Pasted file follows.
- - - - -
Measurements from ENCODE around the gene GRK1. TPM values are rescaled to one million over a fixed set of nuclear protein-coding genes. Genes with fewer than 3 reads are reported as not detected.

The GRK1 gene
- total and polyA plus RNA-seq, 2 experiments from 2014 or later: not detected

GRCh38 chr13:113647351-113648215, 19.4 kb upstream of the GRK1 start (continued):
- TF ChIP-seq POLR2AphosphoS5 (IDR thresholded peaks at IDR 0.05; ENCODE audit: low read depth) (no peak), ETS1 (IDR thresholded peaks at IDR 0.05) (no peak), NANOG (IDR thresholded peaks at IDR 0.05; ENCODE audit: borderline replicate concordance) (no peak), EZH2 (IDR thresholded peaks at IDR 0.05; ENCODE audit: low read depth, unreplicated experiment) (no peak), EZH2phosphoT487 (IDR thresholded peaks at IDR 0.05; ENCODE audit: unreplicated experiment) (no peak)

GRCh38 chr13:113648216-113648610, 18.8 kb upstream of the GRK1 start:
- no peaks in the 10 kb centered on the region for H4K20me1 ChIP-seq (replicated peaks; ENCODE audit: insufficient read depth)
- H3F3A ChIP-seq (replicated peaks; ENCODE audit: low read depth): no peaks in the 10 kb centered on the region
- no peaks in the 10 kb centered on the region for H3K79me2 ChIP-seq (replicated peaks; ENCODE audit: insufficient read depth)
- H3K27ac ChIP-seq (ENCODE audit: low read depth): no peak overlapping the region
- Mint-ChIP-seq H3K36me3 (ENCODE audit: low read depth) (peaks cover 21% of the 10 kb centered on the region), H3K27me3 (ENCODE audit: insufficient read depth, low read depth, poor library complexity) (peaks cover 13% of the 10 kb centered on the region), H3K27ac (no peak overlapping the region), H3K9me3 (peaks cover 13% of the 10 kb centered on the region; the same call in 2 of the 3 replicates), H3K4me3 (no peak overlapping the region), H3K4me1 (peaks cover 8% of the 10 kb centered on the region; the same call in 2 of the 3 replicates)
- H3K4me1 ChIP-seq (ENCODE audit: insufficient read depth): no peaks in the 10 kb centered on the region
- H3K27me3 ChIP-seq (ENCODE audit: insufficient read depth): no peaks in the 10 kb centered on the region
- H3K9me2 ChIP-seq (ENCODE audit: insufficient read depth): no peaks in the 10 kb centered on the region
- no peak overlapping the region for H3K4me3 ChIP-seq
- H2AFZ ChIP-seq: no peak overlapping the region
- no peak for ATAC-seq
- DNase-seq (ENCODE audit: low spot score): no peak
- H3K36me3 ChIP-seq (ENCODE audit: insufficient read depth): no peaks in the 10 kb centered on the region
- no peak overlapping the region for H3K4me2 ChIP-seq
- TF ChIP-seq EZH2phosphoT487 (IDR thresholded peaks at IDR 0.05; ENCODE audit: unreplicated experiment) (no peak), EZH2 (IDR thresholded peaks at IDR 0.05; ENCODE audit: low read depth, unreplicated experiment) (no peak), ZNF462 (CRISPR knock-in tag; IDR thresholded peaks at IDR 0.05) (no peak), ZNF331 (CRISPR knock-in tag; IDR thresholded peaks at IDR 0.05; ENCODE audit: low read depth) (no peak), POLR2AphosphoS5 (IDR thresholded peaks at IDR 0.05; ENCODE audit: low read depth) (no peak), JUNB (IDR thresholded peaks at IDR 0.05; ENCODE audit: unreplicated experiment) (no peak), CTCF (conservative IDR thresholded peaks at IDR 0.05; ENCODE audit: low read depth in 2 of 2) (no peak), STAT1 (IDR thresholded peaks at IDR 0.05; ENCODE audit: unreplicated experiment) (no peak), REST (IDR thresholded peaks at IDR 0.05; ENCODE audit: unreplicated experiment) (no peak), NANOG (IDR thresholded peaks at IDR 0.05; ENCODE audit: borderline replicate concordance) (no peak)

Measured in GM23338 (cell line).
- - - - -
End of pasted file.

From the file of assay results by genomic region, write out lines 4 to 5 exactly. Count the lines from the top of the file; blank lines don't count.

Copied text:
GRCh38 chr13:113647351-113648215, 19.4 kb upstream of the GRK1 start (continued):
- TF ChIP-seq POLR2AphosphoS5 (IDR thresholded peaks at IDR 0.05; ENCODE audit: low read depth) (no peak), ETS1 (IDR thresholded peaks at IDR 0.05) (no peak), NANOG (IDR thresholded peaks at IDR 0.05; ENCODE audit: borderline replicate concordance) (no peak), EZH2 (IDR thresholded peaks at IDR 0.05; ENCODE audit: low read depth, unreplicated experiment) (no peak), EZH2phosphoT487 (IDR thresholded peaks at IDR 0.05; ENCODE audit: unreplicated experiment) (no peak)